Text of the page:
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Rainbow Connection: Pop Culture's Influence on the University of San Carlos Grade 12 Humms Students' Perception of the Lgbtq Community

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Rainbow Connection: Pop Culture’s Influence on the University of San Carlos Grade 12 HUMMS Students’ Perception of the LGBTQ Community

 

Shane Ang

Khyna Estelle Yu

Lance Lexton Lim

Ryo Higashida

Philippine Christian Gospel School

October 2018

TABLE OF CONTENTS

CHAPTER 1        3

THE PROBLEM AND ITS SCOPE        3

INTRODUCTION        3

Rationale of the Study        3

Theoretical Background        4

Conceptual Framework        9

THE PROBLEM        10

Statement of the Problem        10

Significance of the Study        10

Scope and Limitations        11

RESEARCH METHODOLOGY        11

Research Environment        11

Research Respondents        11

Research Instrument        12

Research Procedure        12

DEFINITION OF TERMS        13

CHAPTER 1

THE PROBLEM AND ITS SCOPE

INTRODUCTION

Rationale of the Study

Pop culture is generally recognized as a type of culture which predominates a society at a point in time (Delaney, 2007). It involves the aspects of social life most actively involved by the public. Moreover, pop culture is determined by the interactions between people in their everyday lives. It is manifested around the world through movies, music, television shows, newspapers, satellite broadcasts, fast food and clothing, among other entertainment and consumer goods. Furthermore, being immersed into pop culture “allows large heterogeneous masses of people to identify collectively. It serves an inclusionary role in society as it unites the masses on ideals of acceptable forms of behavior” (2007, para. 4).

On the other hand, there has been an outbreak in the visibility of LGBTQ advocates in the last decade, notably relative to the transition of cultures. Pop culture has played a big role in the broad and rapid shift of norms such as the support towards homosexuality, same-sex marriage, acceptance of a gay child, and other acts showing LGBTQ supremacy in society. The acronym LGBTQ stands for lesbian, gay, bisexual, transgender, and queer, respectively. All of the mentioned terms revolve around the concept of gender change and homosexuality. In general, the LGBTQ community celebrates pride, diversity, individuality and sexuality.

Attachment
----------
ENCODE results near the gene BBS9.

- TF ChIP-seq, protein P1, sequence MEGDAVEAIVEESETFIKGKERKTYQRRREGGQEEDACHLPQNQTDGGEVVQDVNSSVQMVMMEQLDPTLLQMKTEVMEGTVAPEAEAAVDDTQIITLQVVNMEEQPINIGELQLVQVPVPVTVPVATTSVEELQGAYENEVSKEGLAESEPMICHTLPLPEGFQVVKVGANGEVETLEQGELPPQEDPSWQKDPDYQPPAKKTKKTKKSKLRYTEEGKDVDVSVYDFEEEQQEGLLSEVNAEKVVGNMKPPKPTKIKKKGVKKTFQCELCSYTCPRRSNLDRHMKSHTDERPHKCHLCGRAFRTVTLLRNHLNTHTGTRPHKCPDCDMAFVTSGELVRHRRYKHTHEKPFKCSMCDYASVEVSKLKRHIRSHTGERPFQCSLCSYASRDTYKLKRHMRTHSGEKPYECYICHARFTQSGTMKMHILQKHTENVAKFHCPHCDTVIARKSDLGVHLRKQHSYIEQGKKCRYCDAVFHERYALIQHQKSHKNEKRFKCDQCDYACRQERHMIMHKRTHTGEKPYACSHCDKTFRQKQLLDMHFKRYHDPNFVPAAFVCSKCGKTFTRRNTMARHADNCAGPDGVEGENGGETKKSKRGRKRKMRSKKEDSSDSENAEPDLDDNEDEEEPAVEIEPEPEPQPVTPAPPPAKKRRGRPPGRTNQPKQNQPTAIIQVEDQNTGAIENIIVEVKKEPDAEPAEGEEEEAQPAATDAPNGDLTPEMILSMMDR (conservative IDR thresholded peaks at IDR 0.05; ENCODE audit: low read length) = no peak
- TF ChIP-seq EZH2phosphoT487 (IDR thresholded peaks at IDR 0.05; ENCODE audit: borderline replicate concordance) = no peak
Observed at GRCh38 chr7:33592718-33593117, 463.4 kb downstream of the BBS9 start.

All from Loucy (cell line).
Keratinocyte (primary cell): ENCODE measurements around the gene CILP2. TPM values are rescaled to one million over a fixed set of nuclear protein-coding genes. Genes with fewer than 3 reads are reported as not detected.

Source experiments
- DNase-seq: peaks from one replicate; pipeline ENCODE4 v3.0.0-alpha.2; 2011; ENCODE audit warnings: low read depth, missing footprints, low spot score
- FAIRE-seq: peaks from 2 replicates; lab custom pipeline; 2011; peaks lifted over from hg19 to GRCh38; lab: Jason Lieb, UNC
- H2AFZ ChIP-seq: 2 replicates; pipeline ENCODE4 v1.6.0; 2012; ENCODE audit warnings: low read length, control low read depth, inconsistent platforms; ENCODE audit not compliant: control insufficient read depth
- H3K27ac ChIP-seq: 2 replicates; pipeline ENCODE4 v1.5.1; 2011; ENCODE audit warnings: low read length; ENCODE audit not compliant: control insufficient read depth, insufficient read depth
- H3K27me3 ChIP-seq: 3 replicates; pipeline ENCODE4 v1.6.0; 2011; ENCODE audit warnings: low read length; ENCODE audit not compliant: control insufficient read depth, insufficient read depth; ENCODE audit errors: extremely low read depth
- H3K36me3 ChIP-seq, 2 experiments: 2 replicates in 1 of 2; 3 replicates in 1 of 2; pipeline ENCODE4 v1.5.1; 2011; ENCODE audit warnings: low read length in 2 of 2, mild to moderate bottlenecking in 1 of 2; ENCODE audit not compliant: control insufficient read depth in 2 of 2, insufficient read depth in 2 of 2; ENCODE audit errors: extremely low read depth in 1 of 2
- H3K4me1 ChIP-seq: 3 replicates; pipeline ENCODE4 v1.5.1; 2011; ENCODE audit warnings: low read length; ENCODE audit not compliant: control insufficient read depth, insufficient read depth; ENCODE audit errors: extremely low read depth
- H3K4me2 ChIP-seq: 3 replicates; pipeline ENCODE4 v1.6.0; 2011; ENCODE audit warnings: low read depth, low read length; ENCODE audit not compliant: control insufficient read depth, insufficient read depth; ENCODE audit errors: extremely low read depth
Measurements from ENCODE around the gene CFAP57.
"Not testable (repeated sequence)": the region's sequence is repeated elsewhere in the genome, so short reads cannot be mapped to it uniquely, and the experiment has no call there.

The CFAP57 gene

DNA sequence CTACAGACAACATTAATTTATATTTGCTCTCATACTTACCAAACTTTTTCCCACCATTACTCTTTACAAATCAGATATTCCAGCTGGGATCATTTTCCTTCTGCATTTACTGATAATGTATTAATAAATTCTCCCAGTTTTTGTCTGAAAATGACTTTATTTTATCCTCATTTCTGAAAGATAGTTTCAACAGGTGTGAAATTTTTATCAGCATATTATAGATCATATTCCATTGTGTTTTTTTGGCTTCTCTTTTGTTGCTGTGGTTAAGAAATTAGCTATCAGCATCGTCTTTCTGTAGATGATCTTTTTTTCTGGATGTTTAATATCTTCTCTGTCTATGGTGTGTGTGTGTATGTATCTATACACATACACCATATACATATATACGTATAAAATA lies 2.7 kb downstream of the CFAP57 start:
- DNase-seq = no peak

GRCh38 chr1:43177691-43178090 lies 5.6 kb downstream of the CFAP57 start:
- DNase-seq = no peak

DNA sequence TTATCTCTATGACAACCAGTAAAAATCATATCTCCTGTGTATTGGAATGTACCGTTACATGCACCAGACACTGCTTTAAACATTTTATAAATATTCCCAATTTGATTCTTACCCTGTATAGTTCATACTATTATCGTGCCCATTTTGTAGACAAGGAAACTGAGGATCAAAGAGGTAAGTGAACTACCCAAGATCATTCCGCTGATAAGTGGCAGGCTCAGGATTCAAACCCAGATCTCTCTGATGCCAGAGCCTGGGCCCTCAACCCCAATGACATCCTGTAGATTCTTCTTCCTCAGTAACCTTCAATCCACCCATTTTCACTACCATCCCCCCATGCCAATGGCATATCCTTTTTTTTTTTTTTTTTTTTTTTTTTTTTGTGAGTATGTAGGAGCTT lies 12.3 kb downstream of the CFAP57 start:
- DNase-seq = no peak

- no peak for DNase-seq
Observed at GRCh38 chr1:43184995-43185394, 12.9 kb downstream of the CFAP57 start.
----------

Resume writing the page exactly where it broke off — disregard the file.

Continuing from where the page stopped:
The transition from the old culture of the late 19th century to the currently evolving pop culture has set a new standard in society. This gradual shift towards a new set of norms and trends has played a major factor in constituting and reinforcing the concept of homosexuality. Due to the multiple manifestations of pop culture in the form of television shows, social media, movies, music, and the Internet, conformists of this modern culture would have a larger tendency of being persuaded and influenced by collective trends. The youth are the main recipients of pop culture; thus, they are more susceptible and easily subjected to the persuasive effects of being immersed to this culture.

The study was conducted in the University of San Carlos, specifically among the Grade 12 HUMSS students of batch 2018-2019. Primarily, this research was conducted to understand the correlation between the extent of a youth’s immersion in pop culture and his or her perception of the LGBTQ community. Aside from that, being able to understand the sentiments of the youth would aid in the overall research study. This topic was chosen because the research team speculates that the students’ exposure to pop culture contributed to their viewpoint of the LGBTQ community.